There were a number of other kids in my “neighborhood” who lived in the same desperate circumstances. We would walk or ride our bicycles the half-mile between our houses and have conversations that sounded like this:
“What are you doing?”
“Drawing a picture. What are you doing?”
“Watching you draw a picture.”
“Do you want to go outside, play catch, and discuss post-war French Absurdism?”
“I’d love to, but I’m only 8 years old and I have no idea what you just said.”
“Me neither. I guess I’m getting a little ahead of myself. Do you want to just play catch? I’ve got two gloves.”
My friends and I were exposed to different sports through school gym class, so we had a modicum of knowledge about how to play a variety of games. At recess, we would either play those games with equipment borrowed from the classroom, or we would play some form of tag adapted to include a measure of body tackling.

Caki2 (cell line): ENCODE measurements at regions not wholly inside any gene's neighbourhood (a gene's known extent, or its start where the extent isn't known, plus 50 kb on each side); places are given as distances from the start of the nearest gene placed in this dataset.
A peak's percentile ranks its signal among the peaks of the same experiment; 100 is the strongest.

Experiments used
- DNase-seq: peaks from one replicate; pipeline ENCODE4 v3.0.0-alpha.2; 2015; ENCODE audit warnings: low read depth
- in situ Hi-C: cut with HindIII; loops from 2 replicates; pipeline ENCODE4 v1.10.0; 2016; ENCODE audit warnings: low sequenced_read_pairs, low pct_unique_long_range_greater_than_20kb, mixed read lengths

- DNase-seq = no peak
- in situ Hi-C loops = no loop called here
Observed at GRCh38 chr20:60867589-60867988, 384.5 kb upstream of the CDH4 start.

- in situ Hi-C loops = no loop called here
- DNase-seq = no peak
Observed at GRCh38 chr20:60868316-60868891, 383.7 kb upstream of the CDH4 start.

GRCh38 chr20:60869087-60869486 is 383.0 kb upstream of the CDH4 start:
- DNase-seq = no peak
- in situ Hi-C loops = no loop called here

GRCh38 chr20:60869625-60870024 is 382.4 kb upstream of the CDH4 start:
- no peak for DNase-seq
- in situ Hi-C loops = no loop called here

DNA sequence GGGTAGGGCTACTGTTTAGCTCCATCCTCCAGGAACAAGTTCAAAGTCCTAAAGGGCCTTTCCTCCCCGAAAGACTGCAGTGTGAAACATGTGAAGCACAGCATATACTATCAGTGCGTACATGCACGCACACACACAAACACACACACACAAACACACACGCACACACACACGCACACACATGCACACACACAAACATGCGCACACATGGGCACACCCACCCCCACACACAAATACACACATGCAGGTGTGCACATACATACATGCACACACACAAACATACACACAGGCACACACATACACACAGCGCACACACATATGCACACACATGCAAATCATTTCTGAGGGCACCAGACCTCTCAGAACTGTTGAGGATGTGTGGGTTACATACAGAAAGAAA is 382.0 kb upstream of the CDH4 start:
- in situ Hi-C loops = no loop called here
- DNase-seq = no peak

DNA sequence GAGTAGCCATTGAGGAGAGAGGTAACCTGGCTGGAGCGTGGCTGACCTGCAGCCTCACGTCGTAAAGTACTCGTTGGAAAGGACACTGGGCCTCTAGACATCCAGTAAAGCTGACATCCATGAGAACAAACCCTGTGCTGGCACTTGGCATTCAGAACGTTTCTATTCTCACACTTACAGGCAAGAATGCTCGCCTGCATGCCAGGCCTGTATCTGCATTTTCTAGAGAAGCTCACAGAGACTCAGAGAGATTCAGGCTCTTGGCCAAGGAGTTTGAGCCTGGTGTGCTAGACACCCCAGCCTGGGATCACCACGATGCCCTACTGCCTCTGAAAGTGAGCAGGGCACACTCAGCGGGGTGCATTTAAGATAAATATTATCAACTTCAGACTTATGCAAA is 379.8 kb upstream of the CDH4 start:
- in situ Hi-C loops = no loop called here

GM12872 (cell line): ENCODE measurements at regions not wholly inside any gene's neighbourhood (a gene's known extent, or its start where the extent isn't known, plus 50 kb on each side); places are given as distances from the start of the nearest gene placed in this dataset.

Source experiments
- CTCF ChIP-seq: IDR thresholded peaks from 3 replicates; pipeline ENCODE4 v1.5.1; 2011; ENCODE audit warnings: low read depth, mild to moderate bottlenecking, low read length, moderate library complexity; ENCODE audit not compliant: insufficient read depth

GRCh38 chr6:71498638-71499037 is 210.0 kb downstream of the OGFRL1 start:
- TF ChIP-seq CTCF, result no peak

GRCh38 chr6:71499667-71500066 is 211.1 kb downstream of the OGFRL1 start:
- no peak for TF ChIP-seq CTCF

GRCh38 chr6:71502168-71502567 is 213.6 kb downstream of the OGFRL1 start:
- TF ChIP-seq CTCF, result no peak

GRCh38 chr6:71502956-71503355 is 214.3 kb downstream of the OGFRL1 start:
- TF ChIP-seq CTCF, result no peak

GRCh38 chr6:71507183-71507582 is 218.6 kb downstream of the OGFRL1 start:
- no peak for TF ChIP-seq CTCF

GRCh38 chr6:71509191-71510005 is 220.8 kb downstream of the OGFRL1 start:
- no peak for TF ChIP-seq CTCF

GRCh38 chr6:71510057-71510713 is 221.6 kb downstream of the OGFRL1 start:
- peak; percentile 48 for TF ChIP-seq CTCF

(Parents in those days didn’t hug their children. I suspect the body tackling arose from a primal need for human contact.)
Outside of school, we would get together and collectivize our rag-tag personal collections of sports equipment to muster any kind of game possible. A few baseball gloves here, a soccer ball there, a bat, maybe a few badminton racquets, a basketball, or an American football.
We might play a game of scrub baseball between eight boys and girls, or a game of four-a-side soccer where the blackberry thorns represented the sidelines, or a one-on-one basketball tournament in my family’s barn where all of us took turns competing against each other while the others cheered their favorite competitor from the hayloft above.